I spent the better part of 20 years as a college student. This was as a result of going to school while working and raising a family. The pressures were intense at times, compounded by my drive to graduate with the highest GPA possible. What I didn't realize through the entire experience was that, as a well-educated professional in my field, none of my employers would ever ask me what grade I received for any of the classes I took in college. This has proven to be an important fact to refer to when advising my own daughter. At the first glimpse of a rise in her temperature over the demands and rigors of her college curriculum, I remind her of this truism, and a relaxation effect begins to take hold.
Don't get me wrong, I am not a parent who says, "Hey, don't worry about your grades, as long as you pass." Nor am I unaware of the importance of an impressive transcript should my daughter decide to apply to graduate school. As the CEO, Bank of Mom, holder of graduate degrees and a professional person, I do have a vested interest in my daughter's achievement and academic success. However, I am a realistic parent and experienced adult who knows better than to ride my daughter about maintaining a 4.0 in college to the detriment of her own health and sanity.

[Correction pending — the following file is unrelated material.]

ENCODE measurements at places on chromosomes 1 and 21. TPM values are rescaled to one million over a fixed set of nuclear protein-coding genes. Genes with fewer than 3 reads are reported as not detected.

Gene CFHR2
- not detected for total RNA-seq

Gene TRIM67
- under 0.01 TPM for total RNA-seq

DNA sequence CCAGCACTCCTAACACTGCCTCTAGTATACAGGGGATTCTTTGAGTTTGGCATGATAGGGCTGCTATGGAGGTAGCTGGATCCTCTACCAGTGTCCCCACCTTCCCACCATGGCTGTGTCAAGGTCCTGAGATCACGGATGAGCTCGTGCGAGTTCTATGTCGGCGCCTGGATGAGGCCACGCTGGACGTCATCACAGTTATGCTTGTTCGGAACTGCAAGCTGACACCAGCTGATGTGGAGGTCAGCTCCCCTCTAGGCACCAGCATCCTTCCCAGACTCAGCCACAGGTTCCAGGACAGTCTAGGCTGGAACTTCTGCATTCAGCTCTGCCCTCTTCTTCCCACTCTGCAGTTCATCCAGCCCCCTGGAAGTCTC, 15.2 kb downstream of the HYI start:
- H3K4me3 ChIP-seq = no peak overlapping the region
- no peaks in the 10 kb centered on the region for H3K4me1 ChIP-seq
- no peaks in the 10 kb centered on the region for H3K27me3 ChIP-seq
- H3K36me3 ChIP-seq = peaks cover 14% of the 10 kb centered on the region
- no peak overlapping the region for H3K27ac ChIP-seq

At almost 20, my daughter is facing many developmental tasks as she advances into normal, healthy adulthood. What concerns me most as I watch her navigate through the high seas, rogue waves and occasional Bermuda Triangle of classes in college is how she manages the successes and failures she will undoubtedly face. Will she attribute all her good grades to her own skill and acumen while blaming her failures on her professors? Does she always have an excuse for why she didn't do as well as she wanted to, or does she humbly acknowledge that she didn't work hard enough or spent too much time partying? I know that good grades are often an indication of organized living, a sense of responsibility and diligence. But I also know plenty of outstanding students who are shiftless cheaters and plagiarists who spent their undergraduate educations mastering their manipulative skills. 6 ways to be supportive